Four years ago, EC&M launched its inaugural “2019 Electrical Salary & Career Report.” To track job satisfaction and career development in the electrical industry, we embarked on a second survey this year to not only establish benchmarks for historical compensation data in the electrical industry but also to take the pulse of electrical professionals on many related factors that play into career contentment. Again for the 2023 survey, we split up the sample audience into the same four demographic groups, which garnered more than 1,300 responses: electrical contractors (600); industrial facility (269), commercial/institutional/educational or CIE (221), and engineering (243).
Before we dive into how electrical professionals rate their salary, fringe benefits, and employment packages, let’s take a look at how content the typical American worker is with their career. According to “Job Satisfaction 2023” from The Conference Board, U.S. job satisfaction reached an all-time high in 2022. The study, which found improved satisfaction across nearly all 26 components measured, revealed that non-compensation factors, such as work-life balance, outpaced improved pay and benefits every time. Overall, 62.3% of American workers were satisfied in 2022. Up from 60.2% from 2021, this marks the highest level recorded by this think tank since it started the survey in 1987. Based on average salary data from Forbes, using the latest numbers from the Bureau of Labor Statistics, the average salary nationwide for the general population this year is $59,428. In September 2023, about 134.17 million Americans were employed on a full-time basis (those who work 35 hours per week or more), according to Statista.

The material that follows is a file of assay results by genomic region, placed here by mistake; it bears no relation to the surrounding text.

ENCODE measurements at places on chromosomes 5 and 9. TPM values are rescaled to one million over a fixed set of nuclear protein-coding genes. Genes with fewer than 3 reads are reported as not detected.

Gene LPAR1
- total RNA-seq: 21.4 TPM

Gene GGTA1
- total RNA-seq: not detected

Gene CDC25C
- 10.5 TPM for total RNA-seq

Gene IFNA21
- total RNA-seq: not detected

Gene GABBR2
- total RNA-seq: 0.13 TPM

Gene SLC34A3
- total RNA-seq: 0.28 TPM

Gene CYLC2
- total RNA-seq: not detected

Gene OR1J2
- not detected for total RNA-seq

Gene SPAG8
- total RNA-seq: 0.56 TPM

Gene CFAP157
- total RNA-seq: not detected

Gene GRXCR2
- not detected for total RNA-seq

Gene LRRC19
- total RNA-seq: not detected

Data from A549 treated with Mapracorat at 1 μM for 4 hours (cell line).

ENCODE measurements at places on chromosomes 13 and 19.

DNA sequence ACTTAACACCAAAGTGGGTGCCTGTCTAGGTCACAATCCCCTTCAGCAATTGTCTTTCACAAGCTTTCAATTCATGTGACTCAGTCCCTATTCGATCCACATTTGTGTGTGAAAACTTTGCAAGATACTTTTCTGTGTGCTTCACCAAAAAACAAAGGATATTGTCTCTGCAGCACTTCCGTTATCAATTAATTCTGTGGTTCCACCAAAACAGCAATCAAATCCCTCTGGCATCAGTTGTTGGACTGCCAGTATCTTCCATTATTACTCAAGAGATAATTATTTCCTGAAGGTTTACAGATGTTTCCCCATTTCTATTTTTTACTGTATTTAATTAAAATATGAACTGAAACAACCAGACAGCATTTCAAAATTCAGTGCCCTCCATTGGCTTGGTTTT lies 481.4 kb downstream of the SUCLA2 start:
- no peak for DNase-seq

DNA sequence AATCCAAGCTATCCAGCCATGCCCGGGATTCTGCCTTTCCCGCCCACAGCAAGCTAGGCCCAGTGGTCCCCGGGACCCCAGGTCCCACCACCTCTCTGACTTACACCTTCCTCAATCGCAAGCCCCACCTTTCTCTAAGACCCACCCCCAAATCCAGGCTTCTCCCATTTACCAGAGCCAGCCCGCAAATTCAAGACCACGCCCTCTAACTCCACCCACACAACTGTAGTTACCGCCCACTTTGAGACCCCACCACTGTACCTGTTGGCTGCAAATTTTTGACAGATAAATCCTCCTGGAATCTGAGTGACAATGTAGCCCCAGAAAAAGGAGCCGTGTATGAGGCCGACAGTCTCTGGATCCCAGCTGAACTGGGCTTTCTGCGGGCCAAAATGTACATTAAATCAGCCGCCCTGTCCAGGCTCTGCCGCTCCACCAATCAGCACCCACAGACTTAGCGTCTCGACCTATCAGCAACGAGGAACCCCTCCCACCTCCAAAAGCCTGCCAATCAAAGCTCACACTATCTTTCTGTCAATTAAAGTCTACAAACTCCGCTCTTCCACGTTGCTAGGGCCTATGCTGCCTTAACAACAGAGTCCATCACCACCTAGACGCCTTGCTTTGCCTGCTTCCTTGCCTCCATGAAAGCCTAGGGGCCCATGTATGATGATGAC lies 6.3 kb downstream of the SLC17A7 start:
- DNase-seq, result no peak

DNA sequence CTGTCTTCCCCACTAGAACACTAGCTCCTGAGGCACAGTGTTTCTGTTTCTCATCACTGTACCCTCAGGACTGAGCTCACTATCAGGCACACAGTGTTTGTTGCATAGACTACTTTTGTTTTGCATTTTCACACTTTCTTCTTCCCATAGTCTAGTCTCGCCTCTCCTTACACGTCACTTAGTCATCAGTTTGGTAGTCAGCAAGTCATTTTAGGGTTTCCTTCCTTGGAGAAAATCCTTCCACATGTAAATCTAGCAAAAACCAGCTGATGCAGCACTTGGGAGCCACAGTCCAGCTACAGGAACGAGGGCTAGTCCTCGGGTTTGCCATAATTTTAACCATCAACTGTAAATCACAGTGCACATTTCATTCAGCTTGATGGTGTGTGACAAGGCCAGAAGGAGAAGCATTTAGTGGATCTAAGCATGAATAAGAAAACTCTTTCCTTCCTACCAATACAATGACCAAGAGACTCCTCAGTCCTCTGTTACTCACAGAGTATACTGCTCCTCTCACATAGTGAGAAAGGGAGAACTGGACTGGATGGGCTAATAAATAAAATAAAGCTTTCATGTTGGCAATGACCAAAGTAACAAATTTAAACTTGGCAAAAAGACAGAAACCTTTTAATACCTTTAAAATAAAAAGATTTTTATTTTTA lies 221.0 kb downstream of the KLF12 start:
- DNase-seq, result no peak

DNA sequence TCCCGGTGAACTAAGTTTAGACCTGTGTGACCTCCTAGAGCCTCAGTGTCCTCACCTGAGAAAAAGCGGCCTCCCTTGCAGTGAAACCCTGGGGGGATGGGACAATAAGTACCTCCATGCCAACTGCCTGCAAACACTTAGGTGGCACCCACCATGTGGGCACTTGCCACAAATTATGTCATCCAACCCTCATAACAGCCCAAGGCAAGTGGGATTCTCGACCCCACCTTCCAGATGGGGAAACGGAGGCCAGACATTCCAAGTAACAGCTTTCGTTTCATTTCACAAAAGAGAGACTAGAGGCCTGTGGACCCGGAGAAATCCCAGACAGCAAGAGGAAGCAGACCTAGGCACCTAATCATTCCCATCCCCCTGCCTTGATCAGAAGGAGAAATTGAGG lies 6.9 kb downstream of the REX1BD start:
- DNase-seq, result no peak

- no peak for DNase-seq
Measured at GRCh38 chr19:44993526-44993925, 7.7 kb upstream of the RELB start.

Based on this year’s EC&M survey findings, a few trends quickly jumped out, including: pay increases were commonplace across the board with all four demographic segments; the majority of survey respondents got a bonus in 2022 and expect to receive one in 2023; most characterized their work as satisfying; and employer support was typically deemed strong. However, when compared to 2019 survey results, work/life balance definitely emerged as a top concern for electrical professionals, exposing a potential juxtaposition that pay increases and satisfying work don’t necessarily trump job-related stressors. Another related highlight was the number of respondents who indicated they would recommend the electrical industry to a young close relative or family friend. In 2019, only 7% said they would not recommend the electrical field as a career; this year, that number jumped to 33%. What’s behind this change in perspective, especially when you consider the overwhelming majority was somewhat or extremely satisfied with their jobs, and more than 75% strongly or somewhat agreed they “love their current job”?
According to Veteran Freelance Writer Tom Zind, who also analyzed and wrote the 2019 career piece for us, maybe times have changed. “A life-altering pandemic, the Great Resignation phenomenon, higher inflation, back-breaking educational costs, and a reassessment of what’s important in life may have also intervened,” he writes in the special report. “Many workers have taken a step back, looked at their lives, and lamented paths not taken or reimagined their futures — and maybe glimpsed those of their loved ones as well — with a calculating eye.”
Turn to this month’s cover story for more in-depth coverage and analysis on employment trends in the electrical industry.